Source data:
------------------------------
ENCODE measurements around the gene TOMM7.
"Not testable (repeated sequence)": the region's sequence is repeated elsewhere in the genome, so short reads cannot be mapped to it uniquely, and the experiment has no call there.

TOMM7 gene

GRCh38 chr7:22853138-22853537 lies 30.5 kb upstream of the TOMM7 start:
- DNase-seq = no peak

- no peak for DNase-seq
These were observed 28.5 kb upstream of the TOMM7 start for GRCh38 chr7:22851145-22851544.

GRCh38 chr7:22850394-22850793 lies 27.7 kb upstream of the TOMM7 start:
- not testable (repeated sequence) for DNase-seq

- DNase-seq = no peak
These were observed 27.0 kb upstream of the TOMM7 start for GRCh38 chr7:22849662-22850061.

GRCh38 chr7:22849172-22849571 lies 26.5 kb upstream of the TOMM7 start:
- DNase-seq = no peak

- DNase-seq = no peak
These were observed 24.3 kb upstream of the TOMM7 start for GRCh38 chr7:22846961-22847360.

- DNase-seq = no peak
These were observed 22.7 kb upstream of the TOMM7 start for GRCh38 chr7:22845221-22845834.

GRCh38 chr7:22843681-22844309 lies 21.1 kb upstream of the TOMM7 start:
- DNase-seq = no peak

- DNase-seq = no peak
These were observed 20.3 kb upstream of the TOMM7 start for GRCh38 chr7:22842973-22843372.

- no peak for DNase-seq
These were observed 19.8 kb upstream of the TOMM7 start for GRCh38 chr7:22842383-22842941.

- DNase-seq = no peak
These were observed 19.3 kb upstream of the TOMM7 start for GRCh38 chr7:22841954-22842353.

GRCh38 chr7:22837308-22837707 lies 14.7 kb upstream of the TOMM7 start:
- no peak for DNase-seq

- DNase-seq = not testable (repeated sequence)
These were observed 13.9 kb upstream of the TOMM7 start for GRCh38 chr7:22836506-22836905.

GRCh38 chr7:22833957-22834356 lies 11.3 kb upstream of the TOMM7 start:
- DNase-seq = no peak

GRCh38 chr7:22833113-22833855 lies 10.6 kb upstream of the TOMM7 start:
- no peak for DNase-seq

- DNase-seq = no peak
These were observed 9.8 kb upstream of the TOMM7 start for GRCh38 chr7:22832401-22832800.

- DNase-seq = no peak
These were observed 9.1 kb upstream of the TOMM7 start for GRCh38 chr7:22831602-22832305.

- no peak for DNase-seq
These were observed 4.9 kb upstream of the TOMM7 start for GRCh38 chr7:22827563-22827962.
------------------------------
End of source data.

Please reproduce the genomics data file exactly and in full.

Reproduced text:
ENCODE measurements around the gene TOMM7.
"Not testable (repeated sequence)": the region's sequence is repeated elsewhere in the genome, so short reads cannot be mapped to it uniquely, and the experiment has no call there.

TOMM7 gene

GRCh38 chr7:22853138-22853537 lies 30.5 kb upstream of the TOMM7 start:
- DNase-seq = no peak

- no peak for DNase-seq
These were observed 28.5 kb upstream of the TOMM7 start for GRCh38 chr7:22851145-22851544.

GRCh38 chr7:22850394-22850793 lies 27.7 kb upstream of the TOMM7 start:
- not testable (repeated sequence) for DNase-seq

- DNase-seq = no peak
These were observed 27.0 kb upstream of the TOMM7 start for GRCh38 chr7:22849662-22850061.

GRCh38 chr7:22849172-22849571 lies 26.5 kb upstream of the TOMM7 start:
- DNase-seq = no peak

- DNase-seq = no peak
These were observed 24.3 kb upstream of the TOMM7 start for GRCh38 chr7:22846961-22847360.

- DNase-seq = no peak
These were observed 22.7 kb upstream of the TOMM7 start for GRCh38 chr7:22845221-22845834.

GRCh38 chr7:22843681-22844309 lies 21.1 kb upstream of the TOMM7 start:
- DNase-seq = no peak

- DNase-seq = no peak
These were observed 20.3 kb upstream of the TOMM7 start for GRCh38 chr7:22842973-22843372.

- no peak for DNase-seq
These were observed 19.8 kb upstream of the TOMM7 start for GRCh38 chr7:22842383-22842941.

- DNase-seq = no peak
These were observed 19.3 kb upstream of the TOMM7 start for GRCh38 chr7:22841954-22842353.

GRCh38 chr7:22837308-22837707 lies 14.7 kb upstream of the TOMM7 start:
- no peak for DNase-seq

- DNase-seq = not testable (repeated sequence)
These were observed 13.9 kb upstream of the TOMM7 start for GRCh38 chr7:22836506-22836905.

GRCh38 chr7:22833957-22834356 lies 11.3 kb upstream of the TOMM7 start:
- DNase-seq = no peak

GRCh38 chr7:22833113-22833855 lies 10.6 kb upstream of the TOMM7 start:
- no peak for DNase-seq

- DNase-seq = no peak
These were observed 9.8 kb upstream of the TOMM7 start for GRCh38 chr7:22832401-22832800.

- DNase-seq = no peak
These were observed 9.1 kb upstream of the TOMM7 start for GRCh38 chr7:22831602-22832305.

- no peak for DNase-seq
These were observed 4.9 kb upstream of the TOMM7 start for GRCh38 chr7:22827563-22827962.